While this checklist just touches on the complexity of the job of senior leaders, these competencies are also key to meeting the goals of the organization.

Preparing Senior Leaders to Tackle Complex Challenges

One of the best ways for senior leaders to make the transition successfully from leading a team to leading at the functional level is to gain a deep understanding of their strengths and development opportunities as an experienced leader. It’s critical to understand how leadership behavior impacts organizational outcomes.

Especially during a time when uncertainty is heightened and innovation is critical for organizations to survive and thrive, how well do your senior leaders perform in these critically important areas? How do functional leaders face challenges and focus on their development?

To make development as relevant as possible to their real work and goals, consider the context. Participants in our Leading for Organizational Impact program exclusively for senior leaders reflect on real organizational challenges they face that involve one or more of the following senior leadership skills noted above:

  • Working across organizational boundaries: The challenge can’t be solved within any one function alone. Leverage leadership to impact organizational outcomes.
  • Strategic thinking and acting: Balance the tension between short- and longer-term strategic actions, tactical concerns, and strategic possibilities.
  • Innovating and creating engagement: The challenge requires change, not just in operational systems and structures, but more deeply in human systems, culture, beliefs, and values.

They then return to work with clear action plans for addressing these real-world challenges they face. By strengthening their senior leadership skills, and thinking through how these skills help them tackle their leadership challenges, even highly experienced leaders can continue to accelerate their effectiveness. They begin to see their strengths and weaknesses within the context of the entire business and the demands of the role. And they can then work on the specific behaviors that will have the greatest impact on their own success, that of their department or function, and the entire organization.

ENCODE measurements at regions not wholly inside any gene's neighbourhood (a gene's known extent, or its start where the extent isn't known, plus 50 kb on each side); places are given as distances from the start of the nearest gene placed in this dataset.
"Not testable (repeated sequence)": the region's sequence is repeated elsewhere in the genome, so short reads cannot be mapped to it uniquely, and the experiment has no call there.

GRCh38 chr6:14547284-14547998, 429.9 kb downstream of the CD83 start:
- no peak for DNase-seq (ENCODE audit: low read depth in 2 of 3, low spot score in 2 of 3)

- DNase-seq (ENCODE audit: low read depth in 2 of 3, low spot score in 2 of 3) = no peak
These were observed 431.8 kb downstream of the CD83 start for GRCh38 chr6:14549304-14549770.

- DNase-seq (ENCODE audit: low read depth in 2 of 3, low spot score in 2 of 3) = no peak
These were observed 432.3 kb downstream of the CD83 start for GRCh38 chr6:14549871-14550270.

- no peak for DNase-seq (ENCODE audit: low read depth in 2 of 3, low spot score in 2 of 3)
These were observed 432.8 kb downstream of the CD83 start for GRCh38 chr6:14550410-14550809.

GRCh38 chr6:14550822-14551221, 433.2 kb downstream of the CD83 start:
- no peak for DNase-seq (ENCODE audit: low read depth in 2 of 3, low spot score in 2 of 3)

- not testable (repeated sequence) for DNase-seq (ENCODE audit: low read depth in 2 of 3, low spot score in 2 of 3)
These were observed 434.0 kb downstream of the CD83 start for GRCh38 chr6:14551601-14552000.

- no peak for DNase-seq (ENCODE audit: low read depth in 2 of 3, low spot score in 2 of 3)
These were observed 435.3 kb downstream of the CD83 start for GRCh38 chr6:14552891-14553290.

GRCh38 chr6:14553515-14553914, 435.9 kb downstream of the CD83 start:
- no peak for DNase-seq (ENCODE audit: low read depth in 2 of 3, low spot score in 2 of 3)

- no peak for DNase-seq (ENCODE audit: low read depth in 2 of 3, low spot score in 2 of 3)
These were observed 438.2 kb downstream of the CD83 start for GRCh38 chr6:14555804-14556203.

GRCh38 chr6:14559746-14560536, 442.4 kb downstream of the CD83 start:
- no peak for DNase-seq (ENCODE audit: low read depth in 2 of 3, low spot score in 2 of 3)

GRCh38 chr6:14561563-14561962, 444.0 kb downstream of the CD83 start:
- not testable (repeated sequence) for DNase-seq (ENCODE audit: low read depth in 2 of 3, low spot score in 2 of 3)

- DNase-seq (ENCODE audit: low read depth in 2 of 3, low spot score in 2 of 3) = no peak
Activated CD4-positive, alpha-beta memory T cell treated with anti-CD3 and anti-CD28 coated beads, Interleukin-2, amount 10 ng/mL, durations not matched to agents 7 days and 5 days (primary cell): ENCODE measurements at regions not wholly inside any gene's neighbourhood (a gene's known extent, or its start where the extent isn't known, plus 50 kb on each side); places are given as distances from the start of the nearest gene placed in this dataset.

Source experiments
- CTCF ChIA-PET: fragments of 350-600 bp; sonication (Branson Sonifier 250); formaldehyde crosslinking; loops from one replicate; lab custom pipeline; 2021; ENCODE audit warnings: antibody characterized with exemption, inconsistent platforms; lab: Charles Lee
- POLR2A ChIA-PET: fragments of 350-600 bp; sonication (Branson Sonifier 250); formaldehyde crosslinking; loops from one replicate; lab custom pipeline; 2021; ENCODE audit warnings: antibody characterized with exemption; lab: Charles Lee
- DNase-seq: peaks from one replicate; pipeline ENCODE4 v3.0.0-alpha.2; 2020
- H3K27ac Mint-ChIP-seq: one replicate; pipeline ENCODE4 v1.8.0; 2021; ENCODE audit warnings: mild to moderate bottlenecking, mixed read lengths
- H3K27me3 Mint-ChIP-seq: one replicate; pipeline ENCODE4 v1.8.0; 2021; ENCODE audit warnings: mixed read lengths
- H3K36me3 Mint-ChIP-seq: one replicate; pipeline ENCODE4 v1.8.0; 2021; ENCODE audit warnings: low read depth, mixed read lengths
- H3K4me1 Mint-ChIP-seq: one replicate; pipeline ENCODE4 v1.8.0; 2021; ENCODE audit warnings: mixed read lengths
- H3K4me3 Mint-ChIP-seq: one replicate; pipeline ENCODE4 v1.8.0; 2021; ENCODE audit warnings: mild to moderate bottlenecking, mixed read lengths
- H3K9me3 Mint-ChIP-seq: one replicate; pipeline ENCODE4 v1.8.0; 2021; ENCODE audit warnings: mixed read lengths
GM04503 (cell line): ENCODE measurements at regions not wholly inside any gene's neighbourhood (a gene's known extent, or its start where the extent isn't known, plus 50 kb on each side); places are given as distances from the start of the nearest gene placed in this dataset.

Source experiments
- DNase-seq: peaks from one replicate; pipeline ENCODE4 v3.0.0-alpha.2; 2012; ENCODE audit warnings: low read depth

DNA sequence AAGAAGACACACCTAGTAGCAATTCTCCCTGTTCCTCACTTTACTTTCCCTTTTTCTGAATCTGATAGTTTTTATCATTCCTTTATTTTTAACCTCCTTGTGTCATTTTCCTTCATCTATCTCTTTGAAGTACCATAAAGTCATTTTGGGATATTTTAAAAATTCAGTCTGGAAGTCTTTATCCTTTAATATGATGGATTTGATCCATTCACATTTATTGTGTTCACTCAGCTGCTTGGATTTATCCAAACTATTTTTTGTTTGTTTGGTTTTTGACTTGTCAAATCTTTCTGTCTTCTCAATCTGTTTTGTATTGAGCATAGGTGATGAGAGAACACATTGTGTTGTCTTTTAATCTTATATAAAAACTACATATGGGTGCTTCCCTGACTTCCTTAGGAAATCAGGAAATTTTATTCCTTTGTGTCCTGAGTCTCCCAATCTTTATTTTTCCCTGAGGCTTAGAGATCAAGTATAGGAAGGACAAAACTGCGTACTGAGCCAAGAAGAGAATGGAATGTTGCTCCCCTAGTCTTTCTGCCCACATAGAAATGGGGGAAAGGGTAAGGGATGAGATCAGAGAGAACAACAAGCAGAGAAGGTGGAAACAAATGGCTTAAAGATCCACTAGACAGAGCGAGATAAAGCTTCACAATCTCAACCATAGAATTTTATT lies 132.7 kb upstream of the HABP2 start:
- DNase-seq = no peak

Ready to Take the Next Step?

Help executives build the senior leadership skills needed to succeed at the highest levels of your organization. Explore our executive leadership programs, including the in-person Leading for Organizational Impact program for senior leaders.

Sign Up for Newsletters

Don’t miss a single insight! Get our latest cutting-edge, research-based leadership content sent directly to your inbox.

March 31, 2022
Leading Effectively Staff
About the Author(s)
Leading Effectively Staff
This article was written by our Leading Effectively staff, who analyze our decades of pioneering, expert research and experiences in the field to share content that will help leaders at every level. Subscribe to our emails to get the latest research-based leadership articles and insights sent straight to your inbox.

Related Content

Please update your browser. requires a modern browser for an enhanced and secure user experience. Internet Explorer is no longer supported or recommended by Microsoft. The Center for Creative Leadership recommends that you upgrade to Microsoft Edge or similar.